Oxygen consumption rate of tumour spheroids during necrotic-like core formation†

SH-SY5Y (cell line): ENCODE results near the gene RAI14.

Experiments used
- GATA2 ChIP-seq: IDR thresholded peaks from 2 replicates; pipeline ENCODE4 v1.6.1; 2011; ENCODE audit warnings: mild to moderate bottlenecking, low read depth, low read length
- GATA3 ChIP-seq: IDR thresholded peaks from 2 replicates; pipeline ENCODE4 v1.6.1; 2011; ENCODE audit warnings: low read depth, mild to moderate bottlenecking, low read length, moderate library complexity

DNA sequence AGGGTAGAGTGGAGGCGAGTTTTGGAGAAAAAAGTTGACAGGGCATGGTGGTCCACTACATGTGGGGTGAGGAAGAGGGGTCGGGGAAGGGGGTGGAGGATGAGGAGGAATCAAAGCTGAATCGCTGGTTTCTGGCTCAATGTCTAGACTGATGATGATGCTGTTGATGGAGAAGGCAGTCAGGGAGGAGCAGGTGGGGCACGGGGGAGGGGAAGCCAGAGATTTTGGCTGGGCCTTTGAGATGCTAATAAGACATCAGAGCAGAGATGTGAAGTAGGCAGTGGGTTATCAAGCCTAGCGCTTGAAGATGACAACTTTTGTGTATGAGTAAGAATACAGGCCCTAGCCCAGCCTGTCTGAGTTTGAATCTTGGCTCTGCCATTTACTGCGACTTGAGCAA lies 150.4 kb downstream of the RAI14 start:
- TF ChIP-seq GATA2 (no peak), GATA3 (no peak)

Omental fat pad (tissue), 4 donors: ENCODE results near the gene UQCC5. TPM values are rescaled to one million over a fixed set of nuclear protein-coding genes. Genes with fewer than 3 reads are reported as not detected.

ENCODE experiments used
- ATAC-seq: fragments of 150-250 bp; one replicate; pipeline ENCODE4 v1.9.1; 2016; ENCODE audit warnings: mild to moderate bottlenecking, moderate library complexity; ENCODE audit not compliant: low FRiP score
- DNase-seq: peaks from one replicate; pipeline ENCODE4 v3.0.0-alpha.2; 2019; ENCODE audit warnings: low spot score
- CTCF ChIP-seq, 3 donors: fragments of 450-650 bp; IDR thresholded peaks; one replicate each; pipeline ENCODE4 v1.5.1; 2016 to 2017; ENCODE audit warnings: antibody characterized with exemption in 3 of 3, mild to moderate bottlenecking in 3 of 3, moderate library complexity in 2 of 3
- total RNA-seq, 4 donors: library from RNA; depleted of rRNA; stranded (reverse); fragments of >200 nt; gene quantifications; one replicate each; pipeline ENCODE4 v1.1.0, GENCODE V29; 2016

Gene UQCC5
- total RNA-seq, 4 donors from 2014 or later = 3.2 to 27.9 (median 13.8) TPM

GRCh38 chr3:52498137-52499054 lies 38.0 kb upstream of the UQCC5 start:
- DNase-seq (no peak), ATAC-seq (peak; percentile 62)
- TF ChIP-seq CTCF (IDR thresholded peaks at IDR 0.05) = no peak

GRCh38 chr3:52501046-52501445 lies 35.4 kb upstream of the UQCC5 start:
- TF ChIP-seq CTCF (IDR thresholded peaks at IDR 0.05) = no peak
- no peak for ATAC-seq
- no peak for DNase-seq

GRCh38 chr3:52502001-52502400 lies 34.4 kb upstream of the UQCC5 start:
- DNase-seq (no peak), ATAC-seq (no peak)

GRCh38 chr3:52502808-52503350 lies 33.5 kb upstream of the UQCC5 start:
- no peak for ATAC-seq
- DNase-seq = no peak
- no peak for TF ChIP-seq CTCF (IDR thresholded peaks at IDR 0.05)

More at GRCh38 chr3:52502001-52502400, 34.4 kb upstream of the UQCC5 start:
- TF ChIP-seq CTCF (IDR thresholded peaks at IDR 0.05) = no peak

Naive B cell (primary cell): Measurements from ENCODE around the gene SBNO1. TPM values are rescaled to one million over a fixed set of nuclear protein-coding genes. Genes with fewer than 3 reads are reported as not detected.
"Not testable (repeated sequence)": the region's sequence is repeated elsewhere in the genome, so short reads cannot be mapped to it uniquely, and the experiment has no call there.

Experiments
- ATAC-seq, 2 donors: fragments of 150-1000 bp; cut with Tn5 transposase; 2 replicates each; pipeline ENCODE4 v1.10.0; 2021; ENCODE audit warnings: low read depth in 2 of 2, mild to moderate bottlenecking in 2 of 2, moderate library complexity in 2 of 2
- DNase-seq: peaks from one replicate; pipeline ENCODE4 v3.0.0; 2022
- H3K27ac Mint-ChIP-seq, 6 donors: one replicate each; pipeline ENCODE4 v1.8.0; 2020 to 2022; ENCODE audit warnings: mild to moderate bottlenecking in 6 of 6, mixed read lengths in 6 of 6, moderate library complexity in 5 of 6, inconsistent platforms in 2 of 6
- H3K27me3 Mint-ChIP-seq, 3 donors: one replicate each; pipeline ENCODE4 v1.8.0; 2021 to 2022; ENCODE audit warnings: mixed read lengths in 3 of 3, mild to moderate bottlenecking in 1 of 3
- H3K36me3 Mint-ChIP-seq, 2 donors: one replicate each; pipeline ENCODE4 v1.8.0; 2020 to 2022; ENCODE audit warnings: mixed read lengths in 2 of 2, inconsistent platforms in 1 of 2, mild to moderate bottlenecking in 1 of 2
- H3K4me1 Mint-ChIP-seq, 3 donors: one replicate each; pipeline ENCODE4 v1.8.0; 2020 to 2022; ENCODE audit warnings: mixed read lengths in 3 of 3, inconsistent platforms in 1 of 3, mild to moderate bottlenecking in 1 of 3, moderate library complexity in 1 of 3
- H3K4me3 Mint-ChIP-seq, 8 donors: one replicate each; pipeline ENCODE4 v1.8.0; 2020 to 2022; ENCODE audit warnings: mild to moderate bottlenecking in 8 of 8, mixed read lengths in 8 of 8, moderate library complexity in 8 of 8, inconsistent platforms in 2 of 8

Hypoxia is one of the major hallmarks of solid tumours and is associated with the poor prognosis of various cancers. A multicellular aggregate, termed a spheroid, has been used as a tumour model with a necrotic-like core for more than 45 years. Oxygen metabolism in spheroids has been studied using phosphorescence quenching and oxygen-sensitive electrodes. However, these conventional methods require chemical labelling and physical insertion of the electrode into each spheroid, which may be functionally and structurally disruptive. Scanning electrochemical microscopy (SECM) can non-invasively analyse oxygen metabolism. Here, we used SECM to investigate whether the changes of the internal structure of spheroids affect the oxygen metabolism. We investigated the oxygen consumption rate (OCR) of MCF-7 breast tumour spheroids with and without a necrotic-like core. A numerical simulation was used to describe a method for estimating the OCR of spheroids that settled at the bottom of the conventional culture plates. The OCR per spheroid volume decreased with increasing spheroid radius, indicating the limitation of the oxygen supply to the core of the MCF-7 spheroid. Formation of the necrotic-like core did not affect the oxygen metabolism significantly, implying that the core had minimal contribution to the OCR even before necrosis occurred. OCR analysis using SECM non-invasively monitors the change of oxygen metabolism in tumour spheroids. The approach is promising to evaluate various three-dimensional culture models.